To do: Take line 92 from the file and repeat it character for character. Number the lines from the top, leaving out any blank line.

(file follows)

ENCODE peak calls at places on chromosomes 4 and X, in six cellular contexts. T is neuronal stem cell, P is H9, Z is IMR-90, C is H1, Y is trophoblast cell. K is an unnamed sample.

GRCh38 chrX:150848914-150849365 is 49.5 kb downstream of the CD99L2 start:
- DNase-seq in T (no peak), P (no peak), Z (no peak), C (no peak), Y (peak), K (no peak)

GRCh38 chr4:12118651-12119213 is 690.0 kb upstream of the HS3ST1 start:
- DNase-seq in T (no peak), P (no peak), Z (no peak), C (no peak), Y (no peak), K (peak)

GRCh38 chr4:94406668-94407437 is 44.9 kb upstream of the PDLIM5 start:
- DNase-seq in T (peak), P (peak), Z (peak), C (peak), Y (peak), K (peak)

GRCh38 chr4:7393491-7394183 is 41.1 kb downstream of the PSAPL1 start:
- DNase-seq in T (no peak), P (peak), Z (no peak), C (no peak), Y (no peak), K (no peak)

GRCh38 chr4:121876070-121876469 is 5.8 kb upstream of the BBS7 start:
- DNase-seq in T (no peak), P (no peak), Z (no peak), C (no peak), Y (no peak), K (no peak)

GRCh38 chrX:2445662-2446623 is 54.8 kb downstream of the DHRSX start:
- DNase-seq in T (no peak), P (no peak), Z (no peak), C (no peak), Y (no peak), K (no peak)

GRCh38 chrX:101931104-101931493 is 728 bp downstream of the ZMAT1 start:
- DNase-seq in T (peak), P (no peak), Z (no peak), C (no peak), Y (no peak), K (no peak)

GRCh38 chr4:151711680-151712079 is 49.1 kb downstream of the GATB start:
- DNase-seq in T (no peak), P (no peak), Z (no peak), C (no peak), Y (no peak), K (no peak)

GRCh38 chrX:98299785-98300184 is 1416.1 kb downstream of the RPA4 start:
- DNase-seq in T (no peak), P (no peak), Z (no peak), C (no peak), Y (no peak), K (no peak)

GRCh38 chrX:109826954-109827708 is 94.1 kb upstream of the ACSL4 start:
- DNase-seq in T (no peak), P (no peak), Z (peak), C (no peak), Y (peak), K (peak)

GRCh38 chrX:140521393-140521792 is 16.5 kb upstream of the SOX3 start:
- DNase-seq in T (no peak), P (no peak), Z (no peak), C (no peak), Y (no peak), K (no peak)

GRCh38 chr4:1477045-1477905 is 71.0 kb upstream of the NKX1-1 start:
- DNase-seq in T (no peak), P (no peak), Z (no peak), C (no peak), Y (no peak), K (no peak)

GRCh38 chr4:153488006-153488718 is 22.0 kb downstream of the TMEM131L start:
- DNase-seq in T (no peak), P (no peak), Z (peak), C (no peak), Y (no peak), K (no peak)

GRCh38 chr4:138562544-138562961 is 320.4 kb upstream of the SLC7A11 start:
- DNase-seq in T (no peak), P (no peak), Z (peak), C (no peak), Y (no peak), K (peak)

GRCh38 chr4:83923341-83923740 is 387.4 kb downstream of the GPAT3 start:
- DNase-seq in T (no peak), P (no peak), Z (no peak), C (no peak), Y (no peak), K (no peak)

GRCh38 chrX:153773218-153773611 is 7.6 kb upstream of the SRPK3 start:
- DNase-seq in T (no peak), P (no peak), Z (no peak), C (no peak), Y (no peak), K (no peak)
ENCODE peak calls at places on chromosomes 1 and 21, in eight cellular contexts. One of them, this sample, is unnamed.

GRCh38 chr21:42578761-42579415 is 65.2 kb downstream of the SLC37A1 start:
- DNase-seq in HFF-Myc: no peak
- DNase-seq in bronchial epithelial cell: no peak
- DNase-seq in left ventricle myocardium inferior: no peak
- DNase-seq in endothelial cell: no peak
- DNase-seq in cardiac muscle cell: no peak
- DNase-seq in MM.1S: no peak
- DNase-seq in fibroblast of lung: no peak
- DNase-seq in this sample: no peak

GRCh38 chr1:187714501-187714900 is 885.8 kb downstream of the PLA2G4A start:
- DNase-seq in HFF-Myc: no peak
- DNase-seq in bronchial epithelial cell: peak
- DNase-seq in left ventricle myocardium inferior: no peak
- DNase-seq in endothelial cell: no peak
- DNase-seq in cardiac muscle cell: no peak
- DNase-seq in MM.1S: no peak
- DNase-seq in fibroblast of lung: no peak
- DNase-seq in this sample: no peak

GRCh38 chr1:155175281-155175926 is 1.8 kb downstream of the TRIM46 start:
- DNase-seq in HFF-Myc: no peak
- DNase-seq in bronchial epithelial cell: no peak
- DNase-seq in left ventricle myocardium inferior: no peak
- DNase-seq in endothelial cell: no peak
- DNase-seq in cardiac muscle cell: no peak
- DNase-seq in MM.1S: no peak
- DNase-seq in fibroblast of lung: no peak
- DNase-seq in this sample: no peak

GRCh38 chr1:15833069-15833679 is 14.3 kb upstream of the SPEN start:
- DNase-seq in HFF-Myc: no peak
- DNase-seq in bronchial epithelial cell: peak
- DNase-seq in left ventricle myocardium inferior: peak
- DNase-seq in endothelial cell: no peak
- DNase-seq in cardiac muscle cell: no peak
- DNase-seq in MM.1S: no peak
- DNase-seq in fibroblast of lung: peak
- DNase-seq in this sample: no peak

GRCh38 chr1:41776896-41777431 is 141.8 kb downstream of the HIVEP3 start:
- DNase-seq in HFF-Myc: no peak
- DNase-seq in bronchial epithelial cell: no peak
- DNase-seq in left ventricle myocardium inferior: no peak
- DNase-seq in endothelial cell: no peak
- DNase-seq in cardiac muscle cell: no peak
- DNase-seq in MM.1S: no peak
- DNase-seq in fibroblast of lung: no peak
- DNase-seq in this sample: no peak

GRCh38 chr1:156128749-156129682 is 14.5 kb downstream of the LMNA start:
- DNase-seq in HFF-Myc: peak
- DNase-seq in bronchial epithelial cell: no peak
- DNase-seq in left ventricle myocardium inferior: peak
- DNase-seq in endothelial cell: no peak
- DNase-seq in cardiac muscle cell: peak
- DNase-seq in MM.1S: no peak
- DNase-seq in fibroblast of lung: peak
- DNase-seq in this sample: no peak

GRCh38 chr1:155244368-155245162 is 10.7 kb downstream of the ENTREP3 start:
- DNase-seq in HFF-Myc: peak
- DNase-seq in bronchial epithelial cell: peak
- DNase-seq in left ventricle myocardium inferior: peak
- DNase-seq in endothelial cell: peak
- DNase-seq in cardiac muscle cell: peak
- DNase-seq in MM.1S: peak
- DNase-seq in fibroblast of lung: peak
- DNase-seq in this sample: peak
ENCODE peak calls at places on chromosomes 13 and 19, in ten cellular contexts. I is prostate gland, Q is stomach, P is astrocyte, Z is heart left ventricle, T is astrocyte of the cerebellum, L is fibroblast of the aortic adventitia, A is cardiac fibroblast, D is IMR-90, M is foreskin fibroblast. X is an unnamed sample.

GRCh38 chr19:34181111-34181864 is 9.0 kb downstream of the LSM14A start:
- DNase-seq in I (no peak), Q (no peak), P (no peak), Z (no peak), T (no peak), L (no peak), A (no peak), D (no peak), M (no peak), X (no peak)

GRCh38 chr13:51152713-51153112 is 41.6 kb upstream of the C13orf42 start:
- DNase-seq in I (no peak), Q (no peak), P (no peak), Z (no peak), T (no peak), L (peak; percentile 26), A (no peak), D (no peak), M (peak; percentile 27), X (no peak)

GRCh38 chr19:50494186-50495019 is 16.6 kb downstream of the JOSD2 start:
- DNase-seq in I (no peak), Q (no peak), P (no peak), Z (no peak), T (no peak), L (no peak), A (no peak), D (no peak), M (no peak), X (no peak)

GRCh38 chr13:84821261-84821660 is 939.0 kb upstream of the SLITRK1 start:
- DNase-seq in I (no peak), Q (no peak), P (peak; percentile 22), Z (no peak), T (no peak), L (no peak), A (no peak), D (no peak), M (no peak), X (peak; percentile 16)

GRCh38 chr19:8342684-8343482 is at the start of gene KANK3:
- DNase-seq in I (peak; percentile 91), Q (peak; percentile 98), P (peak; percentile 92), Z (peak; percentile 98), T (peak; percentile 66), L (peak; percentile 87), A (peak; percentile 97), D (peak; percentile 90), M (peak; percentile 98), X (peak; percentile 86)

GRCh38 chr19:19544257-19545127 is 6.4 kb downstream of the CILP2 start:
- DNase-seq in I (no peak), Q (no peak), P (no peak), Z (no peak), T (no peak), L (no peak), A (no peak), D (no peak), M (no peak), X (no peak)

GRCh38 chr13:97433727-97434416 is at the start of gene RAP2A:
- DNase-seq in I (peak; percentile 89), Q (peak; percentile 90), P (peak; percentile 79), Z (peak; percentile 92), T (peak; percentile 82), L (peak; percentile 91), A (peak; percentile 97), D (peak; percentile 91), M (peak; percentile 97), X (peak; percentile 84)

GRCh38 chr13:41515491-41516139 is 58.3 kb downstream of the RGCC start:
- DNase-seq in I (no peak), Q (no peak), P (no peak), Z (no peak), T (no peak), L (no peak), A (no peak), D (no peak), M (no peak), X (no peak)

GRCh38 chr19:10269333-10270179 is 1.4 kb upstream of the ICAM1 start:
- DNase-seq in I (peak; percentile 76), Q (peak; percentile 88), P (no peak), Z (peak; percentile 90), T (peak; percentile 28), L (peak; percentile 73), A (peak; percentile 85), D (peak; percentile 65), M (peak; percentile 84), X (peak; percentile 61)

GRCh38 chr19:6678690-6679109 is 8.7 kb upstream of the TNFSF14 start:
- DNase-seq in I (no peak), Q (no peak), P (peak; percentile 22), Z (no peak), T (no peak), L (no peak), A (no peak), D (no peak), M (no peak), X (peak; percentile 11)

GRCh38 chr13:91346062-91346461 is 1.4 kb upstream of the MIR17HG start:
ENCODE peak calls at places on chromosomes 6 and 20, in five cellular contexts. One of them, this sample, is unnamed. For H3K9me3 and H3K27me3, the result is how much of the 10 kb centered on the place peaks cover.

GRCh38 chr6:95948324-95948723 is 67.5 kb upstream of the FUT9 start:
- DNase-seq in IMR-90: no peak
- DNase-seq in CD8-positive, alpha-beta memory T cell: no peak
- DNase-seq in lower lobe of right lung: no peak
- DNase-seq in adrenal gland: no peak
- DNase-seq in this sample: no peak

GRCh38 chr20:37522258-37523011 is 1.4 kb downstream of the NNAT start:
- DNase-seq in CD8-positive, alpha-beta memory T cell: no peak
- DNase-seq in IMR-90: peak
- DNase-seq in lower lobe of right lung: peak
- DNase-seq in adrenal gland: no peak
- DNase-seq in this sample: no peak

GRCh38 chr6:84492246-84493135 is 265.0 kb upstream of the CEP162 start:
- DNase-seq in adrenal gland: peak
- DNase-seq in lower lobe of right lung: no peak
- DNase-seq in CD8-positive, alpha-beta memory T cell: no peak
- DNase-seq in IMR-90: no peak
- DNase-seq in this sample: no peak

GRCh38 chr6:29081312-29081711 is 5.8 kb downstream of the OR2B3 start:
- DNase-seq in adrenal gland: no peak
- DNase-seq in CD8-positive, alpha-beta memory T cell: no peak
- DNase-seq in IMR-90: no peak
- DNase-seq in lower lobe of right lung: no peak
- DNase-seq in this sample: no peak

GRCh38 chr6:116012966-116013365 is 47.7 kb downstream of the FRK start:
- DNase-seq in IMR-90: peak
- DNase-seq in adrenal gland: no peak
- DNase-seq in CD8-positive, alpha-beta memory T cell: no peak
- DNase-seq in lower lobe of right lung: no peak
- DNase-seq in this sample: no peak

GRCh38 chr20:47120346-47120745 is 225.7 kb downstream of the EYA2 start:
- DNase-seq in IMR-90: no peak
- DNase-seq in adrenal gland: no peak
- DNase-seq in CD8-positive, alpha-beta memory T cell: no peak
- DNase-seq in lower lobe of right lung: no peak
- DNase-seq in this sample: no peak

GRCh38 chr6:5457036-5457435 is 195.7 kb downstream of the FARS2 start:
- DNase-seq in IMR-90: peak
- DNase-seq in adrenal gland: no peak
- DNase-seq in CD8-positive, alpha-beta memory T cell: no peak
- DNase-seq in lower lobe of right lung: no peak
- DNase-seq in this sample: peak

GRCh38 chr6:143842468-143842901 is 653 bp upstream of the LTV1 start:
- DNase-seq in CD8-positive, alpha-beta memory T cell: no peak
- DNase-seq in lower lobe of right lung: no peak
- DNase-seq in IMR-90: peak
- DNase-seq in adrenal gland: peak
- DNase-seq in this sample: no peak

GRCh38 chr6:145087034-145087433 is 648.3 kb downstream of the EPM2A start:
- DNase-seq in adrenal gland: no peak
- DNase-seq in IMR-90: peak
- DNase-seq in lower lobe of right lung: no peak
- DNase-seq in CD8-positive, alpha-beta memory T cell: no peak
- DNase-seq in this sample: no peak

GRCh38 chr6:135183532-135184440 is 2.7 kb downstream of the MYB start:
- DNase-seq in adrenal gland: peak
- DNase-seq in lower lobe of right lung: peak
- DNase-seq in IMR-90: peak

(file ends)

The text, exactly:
- DNase-seq in left ventricle myocardium inferior: peak